An Introduction to Janus
The title of this publication is in reference to a symbol, or, in more clinical language, in reference to a sign. Janus was the Roman god of transitions and beginnings, and in some sense time. He is often symbolized by a doorway, an arch, or a two headed effigy that looks in opposite directions. Our “January” hails from his name, a time of reflection and anticipation.
Upon reflecting on some of these attributes I would like to consider Janus as a sign of many of the values and expectations inherent to the practice of medicine. Medicine requires a central position in time. As medical practitioners we are positioned between the patient’s past history, present state, and his prognosis It is here that the double-headed statue, with faces looking in opposite directions, assumes a meaningful pose in its metaphorical relation to the physician’s place in the temporal aspect of care.
Next, and perhaps surprisingly, Janus derives from the word “janitor,” someone who tends and maintains doorways and thresholds. While it may seem a long way to travel from the lofty notion of divinity to the humble position of janitor, the journey affords some insight into our roles as healers. We often encounter people who are very much in a transition. This may be a transition into sickness, and all of the cognitive and emotional processes involved; a transition into new life for the recently born child and family; a transition into absence in the case of a family of one who is recently deceased; or even a transition as simple as a patient empowered by their physician to make decisions that will affect their future health. The physician serves the role of being present to and managing these transitions. It is a humble role because he is present in situations of gravity, and this gravity belongs to those who must bear it. This is not a role of glory or self-promotion, but is rather one of duty and often times self-denial. It takes the form of long hours, high stress, and plenty of sacrifice, but these things are only proportional to the importance of their function. If we learn to serve our roles as janitors well, as people who help tend to thresholds and transitions, then we will be better able to help patients through the important trials and joys they face in their lives.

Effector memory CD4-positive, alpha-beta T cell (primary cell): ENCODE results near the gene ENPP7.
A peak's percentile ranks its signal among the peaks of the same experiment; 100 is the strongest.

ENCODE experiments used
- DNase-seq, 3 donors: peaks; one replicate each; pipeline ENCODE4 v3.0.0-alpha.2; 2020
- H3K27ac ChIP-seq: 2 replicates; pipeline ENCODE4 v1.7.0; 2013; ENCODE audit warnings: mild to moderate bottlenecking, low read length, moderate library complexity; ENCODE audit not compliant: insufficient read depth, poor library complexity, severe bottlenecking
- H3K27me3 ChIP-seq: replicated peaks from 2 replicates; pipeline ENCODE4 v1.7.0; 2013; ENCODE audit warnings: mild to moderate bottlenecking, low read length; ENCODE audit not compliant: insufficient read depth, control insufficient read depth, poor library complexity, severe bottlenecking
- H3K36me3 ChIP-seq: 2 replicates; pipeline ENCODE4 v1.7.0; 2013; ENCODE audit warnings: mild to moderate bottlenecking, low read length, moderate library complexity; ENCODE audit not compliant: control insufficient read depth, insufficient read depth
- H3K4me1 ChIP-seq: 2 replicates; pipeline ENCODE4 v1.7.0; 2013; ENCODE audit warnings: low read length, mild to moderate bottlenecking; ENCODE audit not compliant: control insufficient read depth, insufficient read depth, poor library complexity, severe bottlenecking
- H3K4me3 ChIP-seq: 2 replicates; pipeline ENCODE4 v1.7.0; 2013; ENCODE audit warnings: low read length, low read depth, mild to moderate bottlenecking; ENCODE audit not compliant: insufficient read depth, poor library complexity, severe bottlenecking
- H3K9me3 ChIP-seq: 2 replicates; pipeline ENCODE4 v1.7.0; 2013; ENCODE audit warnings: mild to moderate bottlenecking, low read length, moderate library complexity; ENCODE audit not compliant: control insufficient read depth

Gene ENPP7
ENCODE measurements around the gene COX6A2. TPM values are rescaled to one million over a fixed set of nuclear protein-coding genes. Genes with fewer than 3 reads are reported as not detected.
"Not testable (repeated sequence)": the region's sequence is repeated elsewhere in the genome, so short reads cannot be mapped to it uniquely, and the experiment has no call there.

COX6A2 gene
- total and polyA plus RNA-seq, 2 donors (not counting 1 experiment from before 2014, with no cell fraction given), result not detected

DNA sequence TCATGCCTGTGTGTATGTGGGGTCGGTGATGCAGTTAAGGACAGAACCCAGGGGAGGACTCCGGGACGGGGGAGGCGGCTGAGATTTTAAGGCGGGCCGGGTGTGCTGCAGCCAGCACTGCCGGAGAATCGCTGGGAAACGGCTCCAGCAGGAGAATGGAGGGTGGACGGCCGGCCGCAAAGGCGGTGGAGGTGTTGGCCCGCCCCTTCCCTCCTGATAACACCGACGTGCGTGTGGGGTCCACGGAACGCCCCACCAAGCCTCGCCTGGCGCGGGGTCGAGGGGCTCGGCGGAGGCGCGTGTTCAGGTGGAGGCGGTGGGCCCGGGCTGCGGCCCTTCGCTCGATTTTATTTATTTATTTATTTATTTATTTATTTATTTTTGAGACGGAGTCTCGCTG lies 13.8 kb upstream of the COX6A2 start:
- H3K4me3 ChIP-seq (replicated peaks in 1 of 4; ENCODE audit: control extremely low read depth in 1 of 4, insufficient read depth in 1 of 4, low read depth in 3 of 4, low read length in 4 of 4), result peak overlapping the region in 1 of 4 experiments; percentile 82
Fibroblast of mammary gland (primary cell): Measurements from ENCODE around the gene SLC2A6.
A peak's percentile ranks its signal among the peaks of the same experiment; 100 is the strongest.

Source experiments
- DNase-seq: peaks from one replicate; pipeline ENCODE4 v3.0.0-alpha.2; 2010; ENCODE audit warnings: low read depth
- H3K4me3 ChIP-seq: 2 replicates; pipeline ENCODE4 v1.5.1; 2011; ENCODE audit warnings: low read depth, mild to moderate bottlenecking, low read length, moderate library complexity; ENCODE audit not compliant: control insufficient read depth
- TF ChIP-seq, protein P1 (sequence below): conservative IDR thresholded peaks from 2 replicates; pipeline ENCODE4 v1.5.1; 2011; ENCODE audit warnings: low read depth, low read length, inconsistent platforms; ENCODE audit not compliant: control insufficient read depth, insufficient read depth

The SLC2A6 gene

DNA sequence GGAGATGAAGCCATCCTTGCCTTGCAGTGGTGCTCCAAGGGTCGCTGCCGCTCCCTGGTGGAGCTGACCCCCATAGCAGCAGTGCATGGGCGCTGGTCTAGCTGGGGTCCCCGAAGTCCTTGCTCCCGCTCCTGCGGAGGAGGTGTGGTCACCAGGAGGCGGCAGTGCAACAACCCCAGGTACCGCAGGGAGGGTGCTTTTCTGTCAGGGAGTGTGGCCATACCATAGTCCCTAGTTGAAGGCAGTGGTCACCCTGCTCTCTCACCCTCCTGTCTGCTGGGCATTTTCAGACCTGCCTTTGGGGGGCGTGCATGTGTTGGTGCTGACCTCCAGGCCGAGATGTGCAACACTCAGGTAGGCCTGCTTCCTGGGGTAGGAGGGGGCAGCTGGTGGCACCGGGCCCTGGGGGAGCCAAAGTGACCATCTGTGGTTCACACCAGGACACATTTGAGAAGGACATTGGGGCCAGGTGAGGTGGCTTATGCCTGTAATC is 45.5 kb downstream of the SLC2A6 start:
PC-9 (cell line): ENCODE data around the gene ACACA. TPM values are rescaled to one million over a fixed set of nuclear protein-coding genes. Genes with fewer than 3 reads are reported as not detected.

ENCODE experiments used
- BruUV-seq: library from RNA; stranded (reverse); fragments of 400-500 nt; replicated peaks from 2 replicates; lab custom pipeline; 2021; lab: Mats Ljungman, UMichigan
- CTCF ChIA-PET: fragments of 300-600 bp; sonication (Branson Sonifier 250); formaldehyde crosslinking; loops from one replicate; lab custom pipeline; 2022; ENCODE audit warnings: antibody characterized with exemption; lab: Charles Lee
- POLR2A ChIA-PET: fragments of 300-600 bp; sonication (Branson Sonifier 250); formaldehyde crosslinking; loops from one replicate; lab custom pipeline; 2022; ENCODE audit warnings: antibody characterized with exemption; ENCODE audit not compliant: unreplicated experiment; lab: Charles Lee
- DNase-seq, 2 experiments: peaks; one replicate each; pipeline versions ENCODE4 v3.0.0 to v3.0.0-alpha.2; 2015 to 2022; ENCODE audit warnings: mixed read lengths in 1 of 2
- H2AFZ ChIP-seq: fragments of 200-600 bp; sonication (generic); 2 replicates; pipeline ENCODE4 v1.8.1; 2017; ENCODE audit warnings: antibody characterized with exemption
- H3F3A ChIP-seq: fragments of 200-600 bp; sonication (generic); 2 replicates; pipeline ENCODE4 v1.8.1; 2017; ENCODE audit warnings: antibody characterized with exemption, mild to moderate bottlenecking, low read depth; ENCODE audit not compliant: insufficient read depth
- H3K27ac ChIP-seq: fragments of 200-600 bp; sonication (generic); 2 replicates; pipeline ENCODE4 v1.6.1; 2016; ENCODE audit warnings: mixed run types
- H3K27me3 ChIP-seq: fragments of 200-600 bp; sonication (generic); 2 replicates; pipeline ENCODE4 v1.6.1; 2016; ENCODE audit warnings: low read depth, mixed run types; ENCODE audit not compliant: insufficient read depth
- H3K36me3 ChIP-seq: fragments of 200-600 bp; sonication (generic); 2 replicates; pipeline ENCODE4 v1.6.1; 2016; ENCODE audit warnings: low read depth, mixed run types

Finally, working further off the notion of Janus as a multi-faceted (and indeed multi-faced) entity, we can extrapolate the concept of “perspective,” or to borrow an astronomical term used by James Joyce, “parallax.” Parallax is the phenomenon of an object that appears to change depending on the perspective and location of the viewer. As many of us can attest from the many different backgrounds we come from, our perspective greatly affects the way in which we view the objects before us, and these perspectives are often different from other’s views. This concept presents us with two of the primary tenets we hope to accomplish through this journal: 1) to foster a more widely embraced view of the many disciplines and perspectives that must exist within the physician’s professional, ethical, and human makeup—essentially to develop a greater “parallactic” understanding of the patient, and 2) to provide a medium where exposure to these new perspectives may take place. With this journal, we hope to encourage each other’s humanistic development by contributing to a multidisciplinary, well-rounded, and vibrant culture within our medical school environment that will aide us all as we strive to become more compassionate and effective physicians, scientists, thinkers, artists, and people.
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